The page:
Since I don't do this every week any more, I thought I would post the sermon I gave this morning preaching at St. Luke's Episcopal Church, my church home now.
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Let me start at the end of the sermon:
- Jesus is right.
- Mary is important and wise,
- The way of Mary is an essential part of faith.
It wasn’t always that way for me. My knee-jerk reaction for many years when I came to this story in the three-year lectionary cycle was to run the other way. Either that or raise my hand and tell Jesus, -
Um pardon my forwardness, Lord, but you’ve got it wrong. Don’t put Martha down. She cares and is hard at work. It was a lot like the workers who resented the boss’s generosity by giving all the same wage, or that faithful older brother pouting outside the party for the wasteful prodigal. What’s wrong with some recognition for hard work, for faithfulness? What’s so right about sitting in the living room while there’s work to be done?I don’t think mine was a minority opinion and if you’ve been around the church long enough, you’ve heard that before. We clergy types, and Type A (American) Christians will certainly identify with such an opinion.
But when I hit mid-life crisis happened forever separating my journey into the Before and the After. The before- gone. The after- became the here and now. I discovered that it is always today, and that no matter how hard one works, there’s not much more to life than today. No, that wasn’t an infusion of pessimism. In fact, it was the beginning of ultimate optimism. Awareness of the life available to me- and all of us in the here and now became reality.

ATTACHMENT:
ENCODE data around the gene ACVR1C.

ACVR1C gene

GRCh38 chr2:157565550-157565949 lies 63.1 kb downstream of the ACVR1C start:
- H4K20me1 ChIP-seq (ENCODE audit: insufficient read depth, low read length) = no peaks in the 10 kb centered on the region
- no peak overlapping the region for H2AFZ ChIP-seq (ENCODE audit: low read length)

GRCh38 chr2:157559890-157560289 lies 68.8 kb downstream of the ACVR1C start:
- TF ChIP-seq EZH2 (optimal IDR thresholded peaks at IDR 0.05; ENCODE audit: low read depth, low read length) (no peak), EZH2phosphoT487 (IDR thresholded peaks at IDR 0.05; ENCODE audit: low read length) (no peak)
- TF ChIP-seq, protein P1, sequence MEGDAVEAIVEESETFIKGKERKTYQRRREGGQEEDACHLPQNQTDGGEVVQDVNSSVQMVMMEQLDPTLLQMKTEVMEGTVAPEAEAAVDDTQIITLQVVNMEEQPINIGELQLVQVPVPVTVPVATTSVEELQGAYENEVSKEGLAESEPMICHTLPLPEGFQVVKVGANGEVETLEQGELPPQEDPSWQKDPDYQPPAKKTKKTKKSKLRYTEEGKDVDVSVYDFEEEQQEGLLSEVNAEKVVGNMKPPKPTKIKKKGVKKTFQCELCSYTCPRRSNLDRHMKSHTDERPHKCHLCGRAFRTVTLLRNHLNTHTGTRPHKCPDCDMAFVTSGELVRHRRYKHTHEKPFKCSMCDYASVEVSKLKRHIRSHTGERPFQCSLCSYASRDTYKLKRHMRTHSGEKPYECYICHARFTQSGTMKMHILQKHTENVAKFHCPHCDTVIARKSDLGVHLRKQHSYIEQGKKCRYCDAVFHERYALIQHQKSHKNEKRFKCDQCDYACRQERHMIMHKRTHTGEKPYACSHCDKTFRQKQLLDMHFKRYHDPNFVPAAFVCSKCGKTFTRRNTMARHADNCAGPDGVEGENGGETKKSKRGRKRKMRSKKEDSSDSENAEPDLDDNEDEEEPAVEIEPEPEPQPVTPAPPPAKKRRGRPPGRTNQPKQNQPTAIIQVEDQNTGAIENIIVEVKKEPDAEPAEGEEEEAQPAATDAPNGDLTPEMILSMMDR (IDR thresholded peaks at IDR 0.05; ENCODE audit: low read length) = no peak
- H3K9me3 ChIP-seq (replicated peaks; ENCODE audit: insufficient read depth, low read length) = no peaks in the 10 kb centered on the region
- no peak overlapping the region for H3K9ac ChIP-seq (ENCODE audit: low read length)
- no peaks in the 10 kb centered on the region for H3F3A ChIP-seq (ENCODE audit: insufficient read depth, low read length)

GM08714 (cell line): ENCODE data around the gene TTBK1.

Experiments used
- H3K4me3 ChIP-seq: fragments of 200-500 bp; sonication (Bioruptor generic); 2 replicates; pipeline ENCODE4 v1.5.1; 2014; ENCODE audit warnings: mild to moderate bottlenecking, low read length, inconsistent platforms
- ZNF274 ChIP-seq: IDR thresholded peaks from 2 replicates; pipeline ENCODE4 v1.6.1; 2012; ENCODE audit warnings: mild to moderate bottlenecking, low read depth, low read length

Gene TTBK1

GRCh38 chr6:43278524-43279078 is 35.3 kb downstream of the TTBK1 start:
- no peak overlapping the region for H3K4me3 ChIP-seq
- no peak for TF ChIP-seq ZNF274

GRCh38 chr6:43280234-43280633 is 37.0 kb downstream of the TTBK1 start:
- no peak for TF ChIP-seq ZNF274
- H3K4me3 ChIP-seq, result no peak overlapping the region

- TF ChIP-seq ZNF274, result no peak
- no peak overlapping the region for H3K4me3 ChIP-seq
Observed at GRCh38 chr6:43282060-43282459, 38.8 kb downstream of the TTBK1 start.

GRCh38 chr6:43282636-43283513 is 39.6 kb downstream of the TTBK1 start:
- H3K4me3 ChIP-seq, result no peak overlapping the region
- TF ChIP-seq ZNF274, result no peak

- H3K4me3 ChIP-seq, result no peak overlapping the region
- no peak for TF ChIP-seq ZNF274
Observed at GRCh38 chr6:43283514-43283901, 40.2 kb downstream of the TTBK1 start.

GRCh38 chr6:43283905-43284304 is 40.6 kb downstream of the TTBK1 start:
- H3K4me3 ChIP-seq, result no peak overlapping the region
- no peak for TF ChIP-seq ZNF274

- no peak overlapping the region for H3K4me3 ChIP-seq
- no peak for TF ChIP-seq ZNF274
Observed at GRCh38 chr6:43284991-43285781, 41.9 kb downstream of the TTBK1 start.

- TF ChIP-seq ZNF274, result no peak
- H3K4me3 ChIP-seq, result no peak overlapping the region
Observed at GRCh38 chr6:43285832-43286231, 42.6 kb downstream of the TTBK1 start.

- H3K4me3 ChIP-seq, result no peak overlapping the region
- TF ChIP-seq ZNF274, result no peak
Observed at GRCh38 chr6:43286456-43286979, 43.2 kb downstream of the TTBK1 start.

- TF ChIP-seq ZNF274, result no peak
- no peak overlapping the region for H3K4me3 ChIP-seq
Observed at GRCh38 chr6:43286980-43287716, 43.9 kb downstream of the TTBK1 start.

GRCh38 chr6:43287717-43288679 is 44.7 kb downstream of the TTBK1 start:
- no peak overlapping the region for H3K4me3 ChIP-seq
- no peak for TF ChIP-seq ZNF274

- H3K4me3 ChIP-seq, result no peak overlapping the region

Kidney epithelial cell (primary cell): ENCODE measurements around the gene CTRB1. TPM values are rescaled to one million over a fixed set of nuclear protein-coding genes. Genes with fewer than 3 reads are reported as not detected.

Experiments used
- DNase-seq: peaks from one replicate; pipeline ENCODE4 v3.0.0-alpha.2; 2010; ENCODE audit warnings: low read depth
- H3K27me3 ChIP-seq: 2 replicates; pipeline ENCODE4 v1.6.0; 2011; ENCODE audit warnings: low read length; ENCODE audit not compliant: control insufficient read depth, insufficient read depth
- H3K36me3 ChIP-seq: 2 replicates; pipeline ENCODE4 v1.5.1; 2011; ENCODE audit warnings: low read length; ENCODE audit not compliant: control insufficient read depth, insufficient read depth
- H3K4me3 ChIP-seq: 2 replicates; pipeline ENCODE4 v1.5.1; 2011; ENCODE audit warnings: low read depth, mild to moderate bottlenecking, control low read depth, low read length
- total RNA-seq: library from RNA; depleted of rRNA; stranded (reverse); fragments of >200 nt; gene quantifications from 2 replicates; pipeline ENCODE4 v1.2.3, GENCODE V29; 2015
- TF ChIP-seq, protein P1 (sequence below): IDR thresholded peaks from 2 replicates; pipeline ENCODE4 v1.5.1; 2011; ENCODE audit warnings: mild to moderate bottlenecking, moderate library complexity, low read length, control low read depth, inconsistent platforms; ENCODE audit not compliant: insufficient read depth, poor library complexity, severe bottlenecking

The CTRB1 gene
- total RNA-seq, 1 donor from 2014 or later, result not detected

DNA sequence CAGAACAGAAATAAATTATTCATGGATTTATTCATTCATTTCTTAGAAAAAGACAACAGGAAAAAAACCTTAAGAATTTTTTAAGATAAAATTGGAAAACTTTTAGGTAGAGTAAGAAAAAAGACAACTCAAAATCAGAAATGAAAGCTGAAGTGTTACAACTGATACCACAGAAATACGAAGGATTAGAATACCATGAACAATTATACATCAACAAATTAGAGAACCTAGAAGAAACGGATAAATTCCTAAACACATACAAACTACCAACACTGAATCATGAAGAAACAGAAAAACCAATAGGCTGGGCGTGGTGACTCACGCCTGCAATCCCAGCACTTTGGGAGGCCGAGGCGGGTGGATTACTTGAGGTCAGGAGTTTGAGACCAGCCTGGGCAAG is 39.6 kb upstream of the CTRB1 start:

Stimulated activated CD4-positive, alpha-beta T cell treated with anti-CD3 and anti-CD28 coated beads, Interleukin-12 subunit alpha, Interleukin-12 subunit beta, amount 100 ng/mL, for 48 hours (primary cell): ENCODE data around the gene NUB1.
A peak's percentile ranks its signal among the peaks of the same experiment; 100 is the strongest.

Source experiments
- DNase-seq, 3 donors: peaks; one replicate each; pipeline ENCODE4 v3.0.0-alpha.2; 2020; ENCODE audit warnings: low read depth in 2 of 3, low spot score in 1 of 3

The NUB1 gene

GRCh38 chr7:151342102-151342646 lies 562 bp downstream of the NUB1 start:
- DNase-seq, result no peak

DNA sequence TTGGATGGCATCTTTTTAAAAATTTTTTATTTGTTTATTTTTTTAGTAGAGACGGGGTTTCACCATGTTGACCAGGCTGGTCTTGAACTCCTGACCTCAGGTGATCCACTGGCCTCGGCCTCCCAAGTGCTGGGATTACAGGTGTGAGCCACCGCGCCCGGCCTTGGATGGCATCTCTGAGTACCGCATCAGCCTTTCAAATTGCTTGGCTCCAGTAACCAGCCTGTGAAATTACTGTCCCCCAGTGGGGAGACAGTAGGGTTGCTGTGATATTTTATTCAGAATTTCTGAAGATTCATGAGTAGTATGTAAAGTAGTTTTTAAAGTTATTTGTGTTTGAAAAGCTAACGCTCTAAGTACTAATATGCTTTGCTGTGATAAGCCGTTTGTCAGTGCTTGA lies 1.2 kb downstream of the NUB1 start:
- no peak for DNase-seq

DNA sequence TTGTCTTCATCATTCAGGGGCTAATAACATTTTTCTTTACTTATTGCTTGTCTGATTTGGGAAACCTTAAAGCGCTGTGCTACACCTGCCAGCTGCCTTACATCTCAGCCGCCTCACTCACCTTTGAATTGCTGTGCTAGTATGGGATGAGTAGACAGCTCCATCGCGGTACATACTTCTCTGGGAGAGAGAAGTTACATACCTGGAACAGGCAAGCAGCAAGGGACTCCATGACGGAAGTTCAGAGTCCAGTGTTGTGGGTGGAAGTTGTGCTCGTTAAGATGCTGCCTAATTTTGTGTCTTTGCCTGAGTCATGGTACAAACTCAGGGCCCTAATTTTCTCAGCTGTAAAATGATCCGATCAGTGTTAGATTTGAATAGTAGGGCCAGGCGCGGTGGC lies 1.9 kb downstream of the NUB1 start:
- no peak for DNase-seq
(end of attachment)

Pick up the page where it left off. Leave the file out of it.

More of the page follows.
We live either in the past, nostalgia reigning. Or we look at some future when all will finally fall into place. We do a lot of running and avoiding.
- The business traveler racks up countless frequent flyer miles;
- the parent lives their lost dreams in the life of their children;
- the worker sits in a cubicle watching the clock, getting nervous in anticipation of that first mind-quenching drink of Happy Hour.
Keep busy, avoid, make sure all is well and we can save the world if we only work hard enough.
Into that understanding in mid-life came, again, the story of Mary and Martha. This time something caught me short. The perception of mid-life caught me and I decided to look at the story as more than an isolated incident in the Gospel narrative. What happened before the visit? What comes next? Is Luke trying to help us see something? We hear these stories as isolated events. In reality they are more like episodes in one a TV serial, soap operas or mini-series. It is not helpful to walk in at the middle.
So one day I looked back and noticed that last week was the story of the Good Samaritan; the week before that- the sending of the 70. Up to now, Luke’s been all about serving- working. Martha. Not wanting to spoil any surprises, what happens next? Well, next week is The Lord’s Prayer and the week after that? Don’t lay up treasures on earth.
Mary and Martha released a whole new vision at that point. Like mid-life, this wonderful, challenging story is a bridge between the beginning and the continuation of Jesus’ journey- and ours. It unites the life of God’s people into a unified journey, the past few weeks and the coming weeks joined as one. The actions of service and mission, the call of the Christian life, the Samaritan willing to reach out to help a fellow traveler. Go and do likewise, Jesus tells us. Martha.